President Trump’s immigration policy, which includes a wall on the border of Mexico, is creating a barrier between federal workers and their paychecks due to the government shutdown.
On Wednesday, January 17, Transportation Security Administration (TSA) officers joined with elected officials, representatives of the L.A. County Federation of Labor, American Federation of Government Employees (AFGE), other airport workers and union members at LAX Tom Bradley International Terminal.
City Council president Herb Wesson, councilman Marqueece Harris-Dawson and supervisor Mark Ridley-Thomas addressed the government shutdown and the negative effects it’s having on federal workers not just in Los Angeles but the nation.
“This is not a game,” said Harris-Dawson.
“Here in the city of Los Angeles, this shutdown has a real impact. I am very grateful to the workers at AFGE who called together this convening but it goes much further than LAX. We have TSA workers here, we have literally, tens-of-thousands people living in the city of Los Angeles right now that are depending on the federal government to do their jobs so that they can make rent within the next month and the month after that.
“This is not a game and Los Angeles’ is not ready to play with you.”
“I think what I’d like to do first is to apologize to the over 800,000 government workers that find themselves in the middle of this madness,” said Wesson.
“We are truly sorry that you are in a situation that you are in and it’s important not just to those in L.A. to see but to those in this nation to see that we stand with you in solidarity. There are individuals that cannot afford to go without their pay—they’ve got to pay their rent. They’ve got to feed their children and they’ve got to put gas in their cars.
“I think that this setting, where we are today, is a perfect setting because individuals are coming in-and-out of this airport. The people that are keeping them safe are not making money and being paid but they are the ones that are making sure when you get on these flights, that you and your children, are going to be able to arrive safely.
“This is not a game, this is not chess.”
In December 2018, Trump threatened a government shut down if Democrats didn’t include $5 billion to build the wall. Democrats said it would be ineffective and offered $1.3 billion to continue border-security funding. The president pointed out that $5.7 billion was needed for the wall. On January 4, 2019, President Trump announced he would continue the shutdown until Congress included $5.7 billion for the wall. As of January 12, it is the longest shutdown in U.S. history. Up to 800,000 federal workers are missing paychecks with some reports stating many have refused to go to work.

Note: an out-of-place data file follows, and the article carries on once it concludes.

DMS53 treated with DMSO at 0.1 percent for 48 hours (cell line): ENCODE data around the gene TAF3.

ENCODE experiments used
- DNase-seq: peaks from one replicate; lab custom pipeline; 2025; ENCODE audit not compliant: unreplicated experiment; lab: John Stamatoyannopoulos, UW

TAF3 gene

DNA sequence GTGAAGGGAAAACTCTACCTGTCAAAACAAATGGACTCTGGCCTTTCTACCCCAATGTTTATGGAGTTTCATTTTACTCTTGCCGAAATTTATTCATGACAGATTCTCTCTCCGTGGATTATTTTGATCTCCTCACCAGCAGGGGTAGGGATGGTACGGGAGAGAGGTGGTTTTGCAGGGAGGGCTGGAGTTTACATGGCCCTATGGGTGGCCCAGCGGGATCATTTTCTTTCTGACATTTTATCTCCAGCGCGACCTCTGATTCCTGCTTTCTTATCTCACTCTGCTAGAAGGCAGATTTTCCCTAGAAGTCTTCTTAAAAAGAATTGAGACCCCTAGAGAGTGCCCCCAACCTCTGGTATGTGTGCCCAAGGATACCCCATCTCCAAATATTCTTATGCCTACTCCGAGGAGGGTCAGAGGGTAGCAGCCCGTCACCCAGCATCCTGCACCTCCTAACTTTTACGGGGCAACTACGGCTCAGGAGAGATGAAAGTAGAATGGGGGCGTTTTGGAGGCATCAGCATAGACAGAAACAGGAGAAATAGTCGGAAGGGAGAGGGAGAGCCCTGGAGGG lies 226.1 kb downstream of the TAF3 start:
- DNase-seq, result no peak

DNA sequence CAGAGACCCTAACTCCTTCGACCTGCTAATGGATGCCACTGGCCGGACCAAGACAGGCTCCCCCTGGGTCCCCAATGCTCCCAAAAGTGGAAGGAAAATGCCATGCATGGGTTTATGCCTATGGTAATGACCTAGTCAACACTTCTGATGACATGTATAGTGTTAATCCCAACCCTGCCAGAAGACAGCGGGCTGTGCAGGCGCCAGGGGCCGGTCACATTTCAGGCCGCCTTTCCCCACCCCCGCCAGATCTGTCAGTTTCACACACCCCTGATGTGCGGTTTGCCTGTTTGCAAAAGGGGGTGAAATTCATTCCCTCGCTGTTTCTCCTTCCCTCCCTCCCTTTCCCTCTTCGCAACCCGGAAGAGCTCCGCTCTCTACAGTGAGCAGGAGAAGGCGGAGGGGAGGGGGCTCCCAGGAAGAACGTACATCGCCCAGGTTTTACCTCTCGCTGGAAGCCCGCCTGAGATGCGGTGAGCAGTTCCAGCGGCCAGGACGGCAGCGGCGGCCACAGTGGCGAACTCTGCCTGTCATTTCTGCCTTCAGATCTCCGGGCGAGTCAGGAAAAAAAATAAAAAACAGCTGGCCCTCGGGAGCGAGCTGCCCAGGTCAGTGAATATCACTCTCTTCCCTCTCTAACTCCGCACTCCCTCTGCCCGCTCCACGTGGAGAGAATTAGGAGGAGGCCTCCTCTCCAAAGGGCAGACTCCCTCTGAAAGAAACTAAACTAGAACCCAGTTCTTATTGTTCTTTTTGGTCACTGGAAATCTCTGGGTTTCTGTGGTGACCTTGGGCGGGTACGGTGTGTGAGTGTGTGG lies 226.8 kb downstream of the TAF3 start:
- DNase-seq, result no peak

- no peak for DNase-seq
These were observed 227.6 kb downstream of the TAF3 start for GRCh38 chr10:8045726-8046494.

“I’m here simply to stand in solidarity with working men and women,” said Ridley-Thomas.
“The message is clear—Mr. President, do not starve the working men and women in this country, they want to work, it is a matter of public safety and human dignity.
“It is beneath the office of the Presidency to starve working men and women, who simply want to make us safe as we travel to and fro on the airways. It is irresponsible on any standard of measure that we would be in this precarious set of circumstances.
“We need to have a personnel change in 2020 in this nation and it starts right now.”
TSA officers are members of the AFGE of which Kendrick Roberson is a representative. He shared information on bills in Congress that could help government workers during the shutdown but questions why it seems no action has been taken on the President’s part.
“Congress, both the House and the Senate, have passed bills, bi-partisan bills, to open up this government, yet the bills sit at the President’s desk—not getting signed,” said Roberson.
“They even have passed bills that will allow [workers] to get back pay once the funding comes, yet still, that bill sits on the President’s desk and we really demand to know why.”
As of press time, Congress looks to vote to reopen the government this week. Unless both sides come to a mutually, satisfactory outcome, the shutdown could continue. L.A.’s city council have made it clear that the shutdown needs to end before it adds to an already looming issue in the city of Los Angeles.
“I’ve got to go back to City Hall where I chair the homelessness and poverty committee,” said Harris-Dawson. “The city of L.A. is doing everything we can and the county of Los Angeles is doing everything they can to deal with our homelessness crisis.
“The last thing we need is for [President] Donald Trump to create new homeless, working people to put on the streets of Los Angeles because they can’t make rent… and the programs that they depend on for sustenance are not being funded.”
“Congress, work this out,” said Wesson. “Let our very proud workers continue to do the job that they do so well.
“We support you 300 percent and we are willing to do anything that we can as your local government to try and bring this foolishness—foolishness Mr. President, to an end.”
“Not everybody has a support system that allows them to come back from not having pay checks,” said Roberson. “You have 420,000 people who have been working every day, yet they have not received a pay check.
“And these people that are working every day, these are the people that are border patrol—they are actually protecting the borders.
“To put it in perspective, the President has stopped paying the people manning the border because he wants a border wall.
“That makes absolutely no sense.”
TSA workers gathered after the press conference to fill out forms for gift cards and food to help them and their families throughout the shutdown.
It can all be summed up in one simple statement made by a member of the AFGE:
“I ask you, Congress, do your job, so we can do ours.”